The problem is the exponential growth of processing power, moores law no matter how many times we think we have reached a bottle neck in processors some advancement comes along and the law still applies.

Currently they are working on quantum computing, sooner than later we will have computers that will be at a level we never imagined, many of the things that the human mind does could be done with quantum computing, instant processing of massive amounts of data and multitasking.

I remember reading that with a processor like that the computer could have an answer to a question before its even asked due to the quarks of quantum physics.



posted on Jul, 22 2009 @ 04:16 AM
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Will a smart computer kill us or enslave us?

Neither.


A machine whose computational capacity (Already) exceeds the human brain, and if it achieved sentience.... it will in all likelihood not think in any terms that humans are capable of conceiving.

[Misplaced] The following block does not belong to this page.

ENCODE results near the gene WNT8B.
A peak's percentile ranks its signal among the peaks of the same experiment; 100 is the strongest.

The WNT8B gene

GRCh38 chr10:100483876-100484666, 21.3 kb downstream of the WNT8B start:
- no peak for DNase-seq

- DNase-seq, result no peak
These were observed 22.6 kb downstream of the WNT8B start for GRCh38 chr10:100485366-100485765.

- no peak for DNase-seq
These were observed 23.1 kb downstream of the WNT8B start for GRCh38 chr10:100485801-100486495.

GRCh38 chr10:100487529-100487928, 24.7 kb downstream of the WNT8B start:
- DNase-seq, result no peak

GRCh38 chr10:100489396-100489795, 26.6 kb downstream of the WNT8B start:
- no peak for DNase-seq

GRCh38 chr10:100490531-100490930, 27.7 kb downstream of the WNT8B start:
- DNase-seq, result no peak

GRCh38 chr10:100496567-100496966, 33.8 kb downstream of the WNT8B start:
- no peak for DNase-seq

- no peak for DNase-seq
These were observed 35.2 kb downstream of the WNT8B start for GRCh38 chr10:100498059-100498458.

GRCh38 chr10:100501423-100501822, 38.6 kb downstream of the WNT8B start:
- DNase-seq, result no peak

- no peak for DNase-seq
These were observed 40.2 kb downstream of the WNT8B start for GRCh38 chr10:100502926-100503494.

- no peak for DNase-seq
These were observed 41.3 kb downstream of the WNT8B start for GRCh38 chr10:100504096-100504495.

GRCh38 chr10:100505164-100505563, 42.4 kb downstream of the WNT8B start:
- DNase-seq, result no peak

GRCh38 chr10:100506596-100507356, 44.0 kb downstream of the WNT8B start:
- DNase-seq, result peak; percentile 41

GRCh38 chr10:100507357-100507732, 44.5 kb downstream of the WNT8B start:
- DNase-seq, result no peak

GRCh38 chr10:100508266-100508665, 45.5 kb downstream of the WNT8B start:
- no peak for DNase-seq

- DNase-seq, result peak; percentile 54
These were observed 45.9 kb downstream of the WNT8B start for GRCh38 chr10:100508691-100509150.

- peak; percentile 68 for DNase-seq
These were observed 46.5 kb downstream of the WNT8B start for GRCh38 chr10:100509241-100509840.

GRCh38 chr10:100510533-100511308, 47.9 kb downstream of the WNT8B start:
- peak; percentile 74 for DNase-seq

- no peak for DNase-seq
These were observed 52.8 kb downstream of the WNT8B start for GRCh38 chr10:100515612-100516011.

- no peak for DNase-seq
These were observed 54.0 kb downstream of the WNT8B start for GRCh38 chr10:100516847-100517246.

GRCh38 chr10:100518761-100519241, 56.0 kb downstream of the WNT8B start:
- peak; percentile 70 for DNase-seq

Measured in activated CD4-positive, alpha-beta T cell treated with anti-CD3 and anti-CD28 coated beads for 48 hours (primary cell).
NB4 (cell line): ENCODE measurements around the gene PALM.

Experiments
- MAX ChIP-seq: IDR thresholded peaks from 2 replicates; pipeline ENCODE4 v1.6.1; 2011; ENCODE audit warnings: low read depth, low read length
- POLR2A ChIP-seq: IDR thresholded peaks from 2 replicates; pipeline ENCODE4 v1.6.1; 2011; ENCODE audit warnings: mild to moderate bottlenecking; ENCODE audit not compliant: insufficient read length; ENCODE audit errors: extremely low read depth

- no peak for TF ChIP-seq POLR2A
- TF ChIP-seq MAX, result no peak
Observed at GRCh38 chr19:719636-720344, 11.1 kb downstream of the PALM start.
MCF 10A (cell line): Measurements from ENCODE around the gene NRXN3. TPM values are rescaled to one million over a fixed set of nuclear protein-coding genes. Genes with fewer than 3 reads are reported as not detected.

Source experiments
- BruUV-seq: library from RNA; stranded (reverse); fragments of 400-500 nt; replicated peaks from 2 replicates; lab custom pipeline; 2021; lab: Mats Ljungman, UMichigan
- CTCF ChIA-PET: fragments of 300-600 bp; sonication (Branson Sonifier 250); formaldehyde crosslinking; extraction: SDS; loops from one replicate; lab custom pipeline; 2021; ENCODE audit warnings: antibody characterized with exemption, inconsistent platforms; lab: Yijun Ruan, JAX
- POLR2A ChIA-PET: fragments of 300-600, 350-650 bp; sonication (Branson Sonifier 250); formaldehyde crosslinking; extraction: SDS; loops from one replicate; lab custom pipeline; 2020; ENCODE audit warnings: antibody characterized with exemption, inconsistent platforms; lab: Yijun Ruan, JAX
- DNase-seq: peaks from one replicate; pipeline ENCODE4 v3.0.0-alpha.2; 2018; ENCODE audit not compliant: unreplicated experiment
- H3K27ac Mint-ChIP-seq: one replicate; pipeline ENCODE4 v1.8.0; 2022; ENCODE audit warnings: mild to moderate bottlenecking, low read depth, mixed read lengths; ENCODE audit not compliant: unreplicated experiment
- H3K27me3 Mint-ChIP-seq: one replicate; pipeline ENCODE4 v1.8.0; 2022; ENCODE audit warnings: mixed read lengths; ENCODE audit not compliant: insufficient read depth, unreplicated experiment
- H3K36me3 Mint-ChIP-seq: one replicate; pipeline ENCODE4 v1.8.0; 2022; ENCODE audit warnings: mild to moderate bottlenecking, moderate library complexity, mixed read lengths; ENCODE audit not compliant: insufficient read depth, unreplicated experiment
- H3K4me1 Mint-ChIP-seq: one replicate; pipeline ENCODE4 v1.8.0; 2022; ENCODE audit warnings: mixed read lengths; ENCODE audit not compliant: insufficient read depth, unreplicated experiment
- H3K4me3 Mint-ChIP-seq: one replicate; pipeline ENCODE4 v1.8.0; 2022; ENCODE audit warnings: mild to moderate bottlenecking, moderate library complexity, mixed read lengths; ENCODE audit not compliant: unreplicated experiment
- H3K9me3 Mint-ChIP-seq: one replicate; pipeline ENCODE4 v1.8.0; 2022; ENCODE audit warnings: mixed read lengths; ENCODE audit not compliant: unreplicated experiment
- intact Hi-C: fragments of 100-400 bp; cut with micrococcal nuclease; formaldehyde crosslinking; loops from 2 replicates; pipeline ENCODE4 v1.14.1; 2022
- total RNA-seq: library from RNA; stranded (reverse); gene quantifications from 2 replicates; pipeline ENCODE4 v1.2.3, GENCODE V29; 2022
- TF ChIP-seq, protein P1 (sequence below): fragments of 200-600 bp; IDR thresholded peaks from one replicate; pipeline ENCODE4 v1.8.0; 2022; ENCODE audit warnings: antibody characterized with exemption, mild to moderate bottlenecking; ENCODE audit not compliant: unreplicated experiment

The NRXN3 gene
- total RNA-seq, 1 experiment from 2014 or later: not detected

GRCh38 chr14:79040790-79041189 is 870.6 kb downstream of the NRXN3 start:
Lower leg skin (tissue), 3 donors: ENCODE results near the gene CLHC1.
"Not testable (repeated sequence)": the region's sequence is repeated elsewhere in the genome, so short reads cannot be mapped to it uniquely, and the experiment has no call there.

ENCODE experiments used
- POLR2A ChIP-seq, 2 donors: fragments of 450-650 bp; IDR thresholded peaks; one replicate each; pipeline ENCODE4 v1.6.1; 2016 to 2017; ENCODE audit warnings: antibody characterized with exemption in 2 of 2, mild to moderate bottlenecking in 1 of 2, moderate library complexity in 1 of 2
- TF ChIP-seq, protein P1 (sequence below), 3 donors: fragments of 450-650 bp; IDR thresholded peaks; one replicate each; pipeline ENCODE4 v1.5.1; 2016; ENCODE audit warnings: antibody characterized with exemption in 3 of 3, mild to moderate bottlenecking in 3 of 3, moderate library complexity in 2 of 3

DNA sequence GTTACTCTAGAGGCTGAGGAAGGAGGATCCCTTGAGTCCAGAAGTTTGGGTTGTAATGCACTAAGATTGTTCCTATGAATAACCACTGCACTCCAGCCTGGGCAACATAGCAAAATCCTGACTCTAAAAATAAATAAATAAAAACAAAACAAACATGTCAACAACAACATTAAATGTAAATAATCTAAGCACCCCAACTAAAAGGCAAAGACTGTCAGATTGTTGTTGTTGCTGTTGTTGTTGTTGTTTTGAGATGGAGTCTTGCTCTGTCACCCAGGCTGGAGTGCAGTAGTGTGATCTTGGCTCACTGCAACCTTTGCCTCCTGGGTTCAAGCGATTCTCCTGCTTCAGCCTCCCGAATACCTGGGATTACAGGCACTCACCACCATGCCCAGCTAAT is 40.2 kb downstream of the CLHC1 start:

In all probability, it would neither enslave a primitive, weak, protoplasmic cocooned, carbon based lifeform, than it would kill off a clearly inferior sample of intelligence.

It would probably ignore us, and move on at a speed that human development could only dream of mirroring.

And also.... for the record, computational speed is not an analogue for actual problem solving ability.

-Edrick



posted on Jul, 22 2009 @ 01:44 PM
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Now quantum computing is interesting. I still don't fully understand exactly what it is. But from what I have read, it is very promising. Supposed to be infinitely accurate and insanely fast. I look forward to seeing it being implemented. Although, still kind of scary from the perspective of out matching the human brain. Though I do not think it will happen for a long time.